Advective gas flow in bentonite: development and comparison of enhanced multi-phase numerical approaches

Tamayo-Mas, E.; Harrington, J.F.; Damians, I.P.; Olivella, S.; Radeisen, E.; Rutqvist, J.; Wang, Y.. 2024 Advective gas flow in bentonite: development and comparison of enhanced multi-phase numerical approaches. Geomechanics for Energy and the Environment, 37, 100528.

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Understanding the impact of repository gas, generated from degradation of waste and its interaction with the host rock, is essential when assessing the performance and safety function of long-term disposal systems for radioactive waste. Numerical models based on conventional multi-phase flow theory have historically been applied to predict the outcome and impact of gas flow on different repository components. However, they remain unable to describe the full complexity of the physical processes observed in water-saturated experiments (e.g., creation of dilatant pathways) and thus, the development of novel representations for their description is required when assessing fully saturated clay-based systems. This was the primary focus of Task A within the international cooperative project DECOVALEX-2019 (D-2019) and refinement of these approaches is the primary focus of this study (Task B in the current phase of DECOVALEX-2023). This paper summarises development of enhanced numerical representations of key processes and compares the performance of each model against high-quality laboratory test data. Experimental data reveals that gas percolation in water-saturated compacted bentonite is characterised by four key features: (i) a quiescence phase, followed by (ii) the gas breakthrough, which leads to a (iii) peak value, which is then followed by (iv) a negative decay. Three models based on the multiphase flow theory have been developed. These models can provide good initial values and reasonable responses for gas breakthrough (although some of them still predict a too-smooth response). Peak gas pressure values are in general reasonably well captured, although maximum radial stress differences are observed at 48 mm from the base of the sample. Here, numerical peak values of 12.8 MPa are predicted, whereas experimental values are about 11 MPa. These models are also capable of providing a reasonable representation of the negative pressure decay following peak pressure. However, other key specific features (such as the timing of gas breakthrough) still require a better representation. The model simulations and their comparison with experimental data show that these models need to be further improved with respect to model parameter calibration, the numerical representation of spatial heterogeneities in material properties and flow localisation, and the upscaling of the related physical processes and parameters. To further understand gas flow localisation, a new conceptual model has been developed, which shows that discrete channels can possibly be induced through the instability of gas-bentonite interface during gas injection, thus providing a new perspective for modeling gas percolation in low-permeability deformable media.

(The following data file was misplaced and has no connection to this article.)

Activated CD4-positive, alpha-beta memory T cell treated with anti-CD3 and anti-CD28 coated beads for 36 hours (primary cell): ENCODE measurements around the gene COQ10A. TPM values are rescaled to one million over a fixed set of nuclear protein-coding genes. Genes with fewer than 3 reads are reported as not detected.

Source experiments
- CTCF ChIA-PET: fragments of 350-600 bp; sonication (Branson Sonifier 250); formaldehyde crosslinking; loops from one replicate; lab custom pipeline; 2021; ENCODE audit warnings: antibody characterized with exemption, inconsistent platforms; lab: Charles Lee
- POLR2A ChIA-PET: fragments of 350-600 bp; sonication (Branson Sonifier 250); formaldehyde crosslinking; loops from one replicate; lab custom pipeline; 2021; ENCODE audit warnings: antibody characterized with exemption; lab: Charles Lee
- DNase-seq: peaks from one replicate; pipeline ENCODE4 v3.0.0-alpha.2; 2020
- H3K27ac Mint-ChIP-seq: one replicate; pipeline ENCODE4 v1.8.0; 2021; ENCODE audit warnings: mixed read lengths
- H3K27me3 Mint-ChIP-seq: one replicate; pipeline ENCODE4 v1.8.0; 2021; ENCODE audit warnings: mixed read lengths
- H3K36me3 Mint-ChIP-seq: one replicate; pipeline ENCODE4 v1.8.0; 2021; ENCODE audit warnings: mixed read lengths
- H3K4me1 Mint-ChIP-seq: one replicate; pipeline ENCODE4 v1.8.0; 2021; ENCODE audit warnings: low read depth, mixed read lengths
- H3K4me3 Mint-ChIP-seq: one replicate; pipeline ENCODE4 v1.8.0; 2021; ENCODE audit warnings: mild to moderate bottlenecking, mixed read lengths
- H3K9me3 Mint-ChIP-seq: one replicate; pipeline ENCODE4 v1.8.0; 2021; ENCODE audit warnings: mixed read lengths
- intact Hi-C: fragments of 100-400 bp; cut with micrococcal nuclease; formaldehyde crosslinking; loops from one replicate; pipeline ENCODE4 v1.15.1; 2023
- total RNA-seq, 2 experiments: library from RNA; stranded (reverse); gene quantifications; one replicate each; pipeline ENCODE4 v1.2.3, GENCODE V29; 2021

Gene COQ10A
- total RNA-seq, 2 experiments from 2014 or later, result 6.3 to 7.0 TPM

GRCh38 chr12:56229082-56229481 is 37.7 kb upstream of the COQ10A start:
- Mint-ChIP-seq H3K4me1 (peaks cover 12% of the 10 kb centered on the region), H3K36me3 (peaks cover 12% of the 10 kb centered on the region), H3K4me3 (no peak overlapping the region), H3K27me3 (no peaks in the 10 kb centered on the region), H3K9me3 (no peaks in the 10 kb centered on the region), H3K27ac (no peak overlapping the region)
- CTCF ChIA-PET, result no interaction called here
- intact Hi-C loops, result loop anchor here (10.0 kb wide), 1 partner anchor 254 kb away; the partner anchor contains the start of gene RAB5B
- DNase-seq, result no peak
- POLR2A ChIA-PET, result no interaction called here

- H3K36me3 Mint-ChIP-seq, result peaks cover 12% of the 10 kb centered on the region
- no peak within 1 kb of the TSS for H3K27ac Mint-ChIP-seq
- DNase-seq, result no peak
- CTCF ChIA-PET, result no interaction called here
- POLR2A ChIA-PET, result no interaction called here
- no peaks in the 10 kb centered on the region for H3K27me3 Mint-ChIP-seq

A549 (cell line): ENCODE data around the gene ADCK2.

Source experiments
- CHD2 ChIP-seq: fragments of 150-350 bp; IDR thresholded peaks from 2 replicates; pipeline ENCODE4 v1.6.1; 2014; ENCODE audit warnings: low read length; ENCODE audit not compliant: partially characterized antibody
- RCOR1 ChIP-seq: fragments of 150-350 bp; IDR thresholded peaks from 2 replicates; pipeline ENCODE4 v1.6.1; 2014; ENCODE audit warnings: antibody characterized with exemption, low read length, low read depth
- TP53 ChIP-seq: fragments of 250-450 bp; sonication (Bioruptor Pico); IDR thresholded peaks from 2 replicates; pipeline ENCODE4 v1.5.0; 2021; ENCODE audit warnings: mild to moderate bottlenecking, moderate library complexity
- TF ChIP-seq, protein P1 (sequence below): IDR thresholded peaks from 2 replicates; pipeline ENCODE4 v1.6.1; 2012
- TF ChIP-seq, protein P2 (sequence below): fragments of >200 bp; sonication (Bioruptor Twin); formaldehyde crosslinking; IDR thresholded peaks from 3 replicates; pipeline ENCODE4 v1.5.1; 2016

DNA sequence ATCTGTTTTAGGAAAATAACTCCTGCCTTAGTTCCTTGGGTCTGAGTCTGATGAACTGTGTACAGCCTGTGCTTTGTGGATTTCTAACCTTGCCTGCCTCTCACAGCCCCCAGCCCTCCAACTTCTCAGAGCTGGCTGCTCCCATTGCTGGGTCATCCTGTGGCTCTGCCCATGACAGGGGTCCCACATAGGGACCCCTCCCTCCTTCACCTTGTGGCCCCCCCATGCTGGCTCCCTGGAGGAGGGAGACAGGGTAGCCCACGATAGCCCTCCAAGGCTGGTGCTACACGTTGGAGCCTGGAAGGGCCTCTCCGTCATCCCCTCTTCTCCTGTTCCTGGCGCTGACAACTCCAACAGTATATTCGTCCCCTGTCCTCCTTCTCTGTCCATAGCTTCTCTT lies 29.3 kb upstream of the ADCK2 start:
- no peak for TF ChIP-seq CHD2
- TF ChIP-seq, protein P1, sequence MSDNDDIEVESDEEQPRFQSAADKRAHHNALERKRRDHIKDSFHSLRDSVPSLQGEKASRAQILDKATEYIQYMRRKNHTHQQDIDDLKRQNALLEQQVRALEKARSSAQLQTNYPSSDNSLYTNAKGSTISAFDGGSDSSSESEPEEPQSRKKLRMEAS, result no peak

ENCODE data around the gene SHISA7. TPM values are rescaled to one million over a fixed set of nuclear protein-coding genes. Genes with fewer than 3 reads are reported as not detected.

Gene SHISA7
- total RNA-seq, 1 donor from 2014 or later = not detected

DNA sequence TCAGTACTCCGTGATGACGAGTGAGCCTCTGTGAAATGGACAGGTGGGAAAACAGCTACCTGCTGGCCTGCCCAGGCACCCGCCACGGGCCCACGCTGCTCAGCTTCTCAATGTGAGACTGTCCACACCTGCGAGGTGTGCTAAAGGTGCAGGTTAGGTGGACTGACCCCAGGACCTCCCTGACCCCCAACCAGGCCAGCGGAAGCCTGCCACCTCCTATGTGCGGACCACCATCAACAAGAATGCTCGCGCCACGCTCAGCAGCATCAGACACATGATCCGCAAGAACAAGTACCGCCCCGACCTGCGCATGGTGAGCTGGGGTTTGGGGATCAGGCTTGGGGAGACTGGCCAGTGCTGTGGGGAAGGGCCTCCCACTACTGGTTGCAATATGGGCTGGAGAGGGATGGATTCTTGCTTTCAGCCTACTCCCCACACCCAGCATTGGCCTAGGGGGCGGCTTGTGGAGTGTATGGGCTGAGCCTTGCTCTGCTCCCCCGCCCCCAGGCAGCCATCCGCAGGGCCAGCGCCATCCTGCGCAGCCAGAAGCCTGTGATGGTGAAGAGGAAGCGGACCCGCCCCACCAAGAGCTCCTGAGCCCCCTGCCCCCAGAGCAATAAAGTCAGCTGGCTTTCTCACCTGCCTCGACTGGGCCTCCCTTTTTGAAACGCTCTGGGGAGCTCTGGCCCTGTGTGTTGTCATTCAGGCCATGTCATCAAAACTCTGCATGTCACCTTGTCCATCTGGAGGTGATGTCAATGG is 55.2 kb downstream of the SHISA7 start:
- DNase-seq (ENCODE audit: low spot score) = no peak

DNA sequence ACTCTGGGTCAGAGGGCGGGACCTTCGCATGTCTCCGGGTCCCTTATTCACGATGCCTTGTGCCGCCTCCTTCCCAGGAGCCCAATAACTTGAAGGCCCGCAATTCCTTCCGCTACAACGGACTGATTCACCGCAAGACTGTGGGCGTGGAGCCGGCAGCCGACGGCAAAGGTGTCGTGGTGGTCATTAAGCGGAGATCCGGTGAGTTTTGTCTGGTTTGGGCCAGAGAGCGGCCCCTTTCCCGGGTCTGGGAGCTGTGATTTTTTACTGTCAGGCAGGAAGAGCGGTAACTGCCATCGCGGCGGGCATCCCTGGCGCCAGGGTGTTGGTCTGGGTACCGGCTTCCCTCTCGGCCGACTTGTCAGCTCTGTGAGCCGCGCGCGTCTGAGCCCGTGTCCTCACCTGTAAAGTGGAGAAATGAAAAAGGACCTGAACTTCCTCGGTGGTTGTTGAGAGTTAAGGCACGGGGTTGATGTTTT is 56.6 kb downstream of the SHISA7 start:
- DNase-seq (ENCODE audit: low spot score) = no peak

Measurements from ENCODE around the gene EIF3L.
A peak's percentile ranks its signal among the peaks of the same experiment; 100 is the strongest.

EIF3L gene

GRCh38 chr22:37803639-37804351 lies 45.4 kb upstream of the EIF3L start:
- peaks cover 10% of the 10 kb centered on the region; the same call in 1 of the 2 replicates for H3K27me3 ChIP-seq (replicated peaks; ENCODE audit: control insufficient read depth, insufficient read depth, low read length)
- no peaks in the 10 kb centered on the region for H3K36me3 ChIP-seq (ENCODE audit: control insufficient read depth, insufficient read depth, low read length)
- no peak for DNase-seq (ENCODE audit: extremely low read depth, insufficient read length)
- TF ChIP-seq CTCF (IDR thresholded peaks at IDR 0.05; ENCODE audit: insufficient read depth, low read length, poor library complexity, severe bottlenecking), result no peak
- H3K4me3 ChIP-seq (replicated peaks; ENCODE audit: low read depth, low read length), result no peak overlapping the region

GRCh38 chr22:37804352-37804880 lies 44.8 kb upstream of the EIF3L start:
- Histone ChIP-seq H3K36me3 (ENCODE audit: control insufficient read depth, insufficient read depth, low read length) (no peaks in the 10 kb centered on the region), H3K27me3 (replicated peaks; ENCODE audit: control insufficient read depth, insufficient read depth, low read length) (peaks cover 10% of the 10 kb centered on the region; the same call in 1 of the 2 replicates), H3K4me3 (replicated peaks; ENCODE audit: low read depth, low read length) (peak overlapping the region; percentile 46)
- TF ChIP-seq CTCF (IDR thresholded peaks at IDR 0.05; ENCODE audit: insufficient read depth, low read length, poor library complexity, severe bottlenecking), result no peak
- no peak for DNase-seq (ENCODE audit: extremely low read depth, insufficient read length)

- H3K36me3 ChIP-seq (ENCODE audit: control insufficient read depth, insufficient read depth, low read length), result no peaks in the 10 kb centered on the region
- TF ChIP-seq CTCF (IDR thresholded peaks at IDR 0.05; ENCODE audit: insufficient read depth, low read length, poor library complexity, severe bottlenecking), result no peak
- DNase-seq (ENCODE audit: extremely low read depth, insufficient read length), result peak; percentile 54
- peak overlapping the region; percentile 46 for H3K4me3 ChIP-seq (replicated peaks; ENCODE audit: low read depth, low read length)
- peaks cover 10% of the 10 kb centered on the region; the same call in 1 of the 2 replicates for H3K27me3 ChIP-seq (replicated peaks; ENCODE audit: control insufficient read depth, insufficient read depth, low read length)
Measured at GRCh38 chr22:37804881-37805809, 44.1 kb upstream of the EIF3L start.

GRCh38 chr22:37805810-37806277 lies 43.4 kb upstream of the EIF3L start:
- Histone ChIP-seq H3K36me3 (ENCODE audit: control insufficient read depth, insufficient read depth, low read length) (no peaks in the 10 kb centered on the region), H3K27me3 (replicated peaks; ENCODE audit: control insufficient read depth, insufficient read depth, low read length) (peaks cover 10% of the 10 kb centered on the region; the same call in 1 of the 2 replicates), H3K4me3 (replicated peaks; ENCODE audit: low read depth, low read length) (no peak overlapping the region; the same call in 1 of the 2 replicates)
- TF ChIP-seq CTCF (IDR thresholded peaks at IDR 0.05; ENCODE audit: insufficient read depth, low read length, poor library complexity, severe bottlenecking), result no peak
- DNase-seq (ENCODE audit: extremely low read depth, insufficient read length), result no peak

Item Type: Publication - Article
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ISSN: 23523808
Date made live: 12 Feb 2024 14:49 +0 (UTC)

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